Lunar laws could protect the moon from humanity
Some space law experts want to treat the moon like a national park. Here's why.
On Earth, we’ve decided that some places are worth saving. Whether it’s the pyramids of Giza or the battlefield lands at Gettsyburg, sites that epitomize our cultural heritage are safeguarded by legal frameworks.
But human history extends beyond our planet. In 1969, astronaut Neil Armstrong became the first human to walk on the moon and left behind that first footprint. Some view it as comparable to any archeological site on Earth—without the same protections. Undisturbed, the footprint could last for a million years. But a revived interest in the moon means the lunar surface is about to be busier than ever. No law specifically defends the footprint or sites like it from being run over by a lunar rover or astronauts on a joyride.
“Just in this year alone, we have four or five missions planned,” says Michelle Hanlon, a space lawyer and co-founder of the nonprofit For All Moonkind. “Not just from nations, but from private companies.” While some upcoming lunar expeditions will be flybys, others will actually land on the moon.
In some ways, it’s a race against the clock—and Hanlon is making moves. On March 27, while attending a meeting of the legal subcommittee of the United Nations Committee on the Peaceful Uses of Outer Space (COPUOS), she announced the creation of the For All Moonkind Institute on Space Law and Ethics. This new nonprofit organization will go beyond advocating for protecting off-world heritage sites and contemplate the ethics around some activities in space that are not fully covered in existing international law.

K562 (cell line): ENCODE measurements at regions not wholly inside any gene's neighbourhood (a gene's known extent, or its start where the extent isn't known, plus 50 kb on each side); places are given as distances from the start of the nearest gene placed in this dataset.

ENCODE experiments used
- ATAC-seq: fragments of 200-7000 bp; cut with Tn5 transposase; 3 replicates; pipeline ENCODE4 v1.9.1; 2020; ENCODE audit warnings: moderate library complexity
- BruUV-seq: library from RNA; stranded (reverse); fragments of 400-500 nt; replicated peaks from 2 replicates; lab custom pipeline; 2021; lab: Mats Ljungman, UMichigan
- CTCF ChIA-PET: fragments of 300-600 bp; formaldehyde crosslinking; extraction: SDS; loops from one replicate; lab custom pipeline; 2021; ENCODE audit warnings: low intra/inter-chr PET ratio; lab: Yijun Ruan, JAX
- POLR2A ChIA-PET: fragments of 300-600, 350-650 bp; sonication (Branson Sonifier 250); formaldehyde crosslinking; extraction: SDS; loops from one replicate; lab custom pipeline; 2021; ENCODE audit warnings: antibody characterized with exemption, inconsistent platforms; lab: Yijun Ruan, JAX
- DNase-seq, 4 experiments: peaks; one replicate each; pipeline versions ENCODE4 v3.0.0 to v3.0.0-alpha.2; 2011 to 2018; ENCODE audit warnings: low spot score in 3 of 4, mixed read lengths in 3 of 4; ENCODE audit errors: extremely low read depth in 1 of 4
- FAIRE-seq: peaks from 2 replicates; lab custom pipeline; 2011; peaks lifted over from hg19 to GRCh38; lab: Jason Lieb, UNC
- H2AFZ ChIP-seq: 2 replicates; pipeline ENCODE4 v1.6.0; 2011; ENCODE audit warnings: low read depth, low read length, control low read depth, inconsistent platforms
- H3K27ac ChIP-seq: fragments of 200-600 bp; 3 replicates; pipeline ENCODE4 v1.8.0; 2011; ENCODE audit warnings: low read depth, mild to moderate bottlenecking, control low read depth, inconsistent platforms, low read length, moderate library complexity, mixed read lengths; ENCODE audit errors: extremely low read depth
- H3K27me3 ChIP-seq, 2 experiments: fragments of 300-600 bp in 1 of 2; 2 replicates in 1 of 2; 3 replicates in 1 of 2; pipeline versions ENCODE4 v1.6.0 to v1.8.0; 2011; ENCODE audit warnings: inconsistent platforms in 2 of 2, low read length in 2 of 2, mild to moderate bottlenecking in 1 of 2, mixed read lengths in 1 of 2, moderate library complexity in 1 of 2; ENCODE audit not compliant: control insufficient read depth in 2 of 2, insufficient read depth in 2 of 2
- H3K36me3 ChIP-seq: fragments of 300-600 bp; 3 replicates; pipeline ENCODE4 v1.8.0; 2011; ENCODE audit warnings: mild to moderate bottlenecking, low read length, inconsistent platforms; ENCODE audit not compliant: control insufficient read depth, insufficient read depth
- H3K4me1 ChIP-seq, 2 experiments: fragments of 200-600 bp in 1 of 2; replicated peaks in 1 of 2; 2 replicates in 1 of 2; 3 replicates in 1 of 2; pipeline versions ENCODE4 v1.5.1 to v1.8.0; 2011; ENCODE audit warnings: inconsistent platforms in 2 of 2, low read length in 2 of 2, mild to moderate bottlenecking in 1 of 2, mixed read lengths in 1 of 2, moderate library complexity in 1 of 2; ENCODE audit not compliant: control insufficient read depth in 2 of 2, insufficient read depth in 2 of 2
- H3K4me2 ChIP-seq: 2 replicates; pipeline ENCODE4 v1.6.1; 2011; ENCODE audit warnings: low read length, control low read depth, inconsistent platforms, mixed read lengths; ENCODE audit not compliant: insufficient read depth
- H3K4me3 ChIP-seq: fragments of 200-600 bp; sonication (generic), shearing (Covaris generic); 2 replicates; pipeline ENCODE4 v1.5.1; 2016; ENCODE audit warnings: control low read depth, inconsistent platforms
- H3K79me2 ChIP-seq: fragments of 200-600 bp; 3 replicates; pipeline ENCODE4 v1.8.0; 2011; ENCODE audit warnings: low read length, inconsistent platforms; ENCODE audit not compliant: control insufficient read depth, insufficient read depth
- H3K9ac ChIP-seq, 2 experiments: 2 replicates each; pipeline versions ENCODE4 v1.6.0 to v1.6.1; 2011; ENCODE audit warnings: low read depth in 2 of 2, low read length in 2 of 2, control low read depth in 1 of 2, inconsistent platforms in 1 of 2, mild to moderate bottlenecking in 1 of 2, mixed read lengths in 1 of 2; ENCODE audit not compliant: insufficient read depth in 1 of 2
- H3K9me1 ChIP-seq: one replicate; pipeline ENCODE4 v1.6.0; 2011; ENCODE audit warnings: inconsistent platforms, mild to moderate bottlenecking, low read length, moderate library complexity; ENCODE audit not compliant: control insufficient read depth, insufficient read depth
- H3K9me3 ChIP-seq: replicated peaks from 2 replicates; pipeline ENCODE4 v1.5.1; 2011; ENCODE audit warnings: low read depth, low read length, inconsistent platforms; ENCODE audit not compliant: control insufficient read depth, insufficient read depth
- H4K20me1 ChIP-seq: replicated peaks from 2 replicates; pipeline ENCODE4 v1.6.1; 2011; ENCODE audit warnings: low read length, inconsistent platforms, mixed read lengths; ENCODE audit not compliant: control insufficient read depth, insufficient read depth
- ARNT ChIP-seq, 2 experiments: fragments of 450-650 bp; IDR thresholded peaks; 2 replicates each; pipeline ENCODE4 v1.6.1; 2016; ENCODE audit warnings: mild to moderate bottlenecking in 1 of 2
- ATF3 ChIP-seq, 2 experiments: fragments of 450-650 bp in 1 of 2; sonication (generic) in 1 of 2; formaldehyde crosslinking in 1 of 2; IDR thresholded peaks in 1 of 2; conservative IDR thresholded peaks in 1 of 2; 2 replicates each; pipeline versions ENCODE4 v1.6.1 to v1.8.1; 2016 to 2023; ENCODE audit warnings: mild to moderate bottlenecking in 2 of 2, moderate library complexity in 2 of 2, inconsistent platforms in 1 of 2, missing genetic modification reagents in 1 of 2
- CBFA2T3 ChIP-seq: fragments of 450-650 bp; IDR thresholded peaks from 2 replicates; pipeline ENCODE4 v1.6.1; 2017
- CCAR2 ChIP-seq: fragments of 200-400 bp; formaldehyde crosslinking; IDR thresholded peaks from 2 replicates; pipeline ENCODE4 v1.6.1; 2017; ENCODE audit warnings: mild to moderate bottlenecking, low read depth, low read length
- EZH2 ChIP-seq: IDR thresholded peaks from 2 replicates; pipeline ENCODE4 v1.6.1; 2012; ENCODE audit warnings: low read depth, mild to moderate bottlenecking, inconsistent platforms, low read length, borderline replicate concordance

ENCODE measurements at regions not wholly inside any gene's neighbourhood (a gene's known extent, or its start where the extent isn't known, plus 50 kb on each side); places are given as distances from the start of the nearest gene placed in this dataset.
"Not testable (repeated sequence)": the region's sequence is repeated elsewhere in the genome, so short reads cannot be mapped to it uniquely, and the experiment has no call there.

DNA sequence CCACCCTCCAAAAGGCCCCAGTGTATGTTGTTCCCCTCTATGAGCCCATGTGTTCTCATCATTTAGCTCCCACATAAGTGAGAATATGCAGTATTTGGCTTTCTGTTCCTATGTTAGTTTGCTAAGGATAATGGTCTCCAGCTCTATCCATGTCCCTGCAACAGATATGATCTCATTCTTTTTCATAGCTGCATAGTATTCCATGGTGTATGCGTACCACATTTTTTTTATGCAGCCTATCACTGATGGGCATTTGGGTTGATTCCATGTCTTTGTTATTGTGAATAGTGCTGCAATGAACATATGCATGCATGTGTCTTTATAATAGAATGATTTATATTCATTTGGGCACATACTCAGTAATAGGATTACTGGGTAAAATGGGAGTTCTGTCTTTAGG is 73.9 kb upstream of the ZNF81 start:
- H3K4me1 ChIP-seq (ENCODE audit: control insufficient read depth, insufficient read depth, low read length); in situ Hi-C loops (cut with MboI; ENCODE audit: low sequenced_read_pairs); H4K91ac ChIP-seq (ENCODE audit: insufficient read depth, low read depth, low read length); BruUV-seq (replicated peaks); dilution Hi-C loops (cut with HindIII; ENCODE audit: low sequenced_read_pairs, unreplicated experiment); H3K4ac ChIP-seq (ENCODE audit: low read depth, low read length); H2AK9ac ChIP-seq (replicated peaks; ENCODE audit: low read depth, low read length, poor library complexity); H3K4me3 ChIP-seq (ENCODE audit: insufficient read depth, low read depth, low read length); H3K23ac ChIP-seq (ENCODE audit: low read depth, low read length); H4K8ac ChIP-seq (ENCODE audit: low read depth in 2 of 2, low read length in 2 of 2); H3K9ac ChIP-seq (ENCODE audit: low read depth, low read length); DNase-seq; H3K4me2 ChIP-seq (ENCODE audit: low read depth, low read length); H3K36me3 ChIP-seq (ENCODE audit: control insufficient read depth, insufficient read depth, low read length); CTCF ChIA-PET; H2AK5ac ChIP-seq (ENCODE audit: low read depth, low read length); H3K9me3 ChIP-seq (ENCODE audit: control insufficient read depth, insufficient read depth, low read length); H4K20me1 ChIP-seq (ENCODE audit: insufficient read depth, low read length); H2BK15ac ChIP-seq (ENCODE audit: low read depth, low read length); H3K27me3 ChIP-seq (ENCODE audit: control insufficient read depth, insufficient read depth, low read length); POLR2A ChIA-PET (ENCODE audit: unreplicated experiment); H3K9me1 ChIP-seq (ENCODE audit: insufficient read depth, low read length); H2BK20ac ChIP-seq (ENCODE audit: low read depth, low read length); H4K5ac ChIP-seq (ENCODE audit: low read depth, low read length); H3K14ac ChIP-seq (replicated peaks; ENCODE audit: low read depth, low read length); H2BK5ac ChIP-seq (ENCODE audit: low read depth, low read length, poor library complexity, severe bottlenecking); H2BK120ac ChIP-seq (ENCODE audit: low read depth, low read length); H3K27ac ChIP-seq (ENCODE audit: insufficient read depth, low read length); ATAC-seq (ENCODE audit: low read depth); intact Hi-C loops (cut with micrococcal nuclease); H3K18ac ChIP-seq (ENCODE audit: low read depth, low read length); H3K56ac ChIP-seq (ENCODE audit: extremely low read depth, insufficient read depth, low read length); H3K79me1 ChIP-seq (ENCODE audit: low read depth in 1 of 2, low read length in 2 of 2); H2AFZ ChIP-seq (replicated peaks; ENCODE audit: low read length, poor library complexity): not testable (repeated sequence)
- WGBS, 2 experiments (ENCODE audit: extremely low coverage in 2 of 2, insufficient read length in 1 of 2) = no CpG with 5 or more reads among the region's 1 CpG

There is some precedent to lunar law. The Outer Space Treaty of 1967 governs activities in outer space and sets important boundaries: Anything but peaceful use of the moon is prohibited, and nations are not allowed to claim territory on the satellite or any celestial body.
The Outer Space treaty is also quite vague, according to Christopher Johnson, a space lawyer with the Secure World Foundation, a nonprofit dedicated to space sustainability. You can use resources in space but not appropriate them. In addition, you must give other nations and companies “due regard” and avoid “harmful contamination” of the extraterrestrial environment.
However, these general principles have never been applied to solving practical problems. “We are realizing that we just have a couple of broad dictums,” Johnson says. “You know, be nice to your neighbor, observe the golden rule, show people a little bit of respect.”
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Because these rules have not really been tested, Johnson says we can’t be sure people will follow them. The experiment is about to begin: India and Russia plan to launch their unscrewed Chandrayaan 3 and Luna 25 missions to the lunar surface this summer, for instance, while Japanese company iSpace hopes to place a lander on the lunar surface in late April. SpaceX aims to ferry a billionaire customer around the moon in a Starship vehicle by year’s end.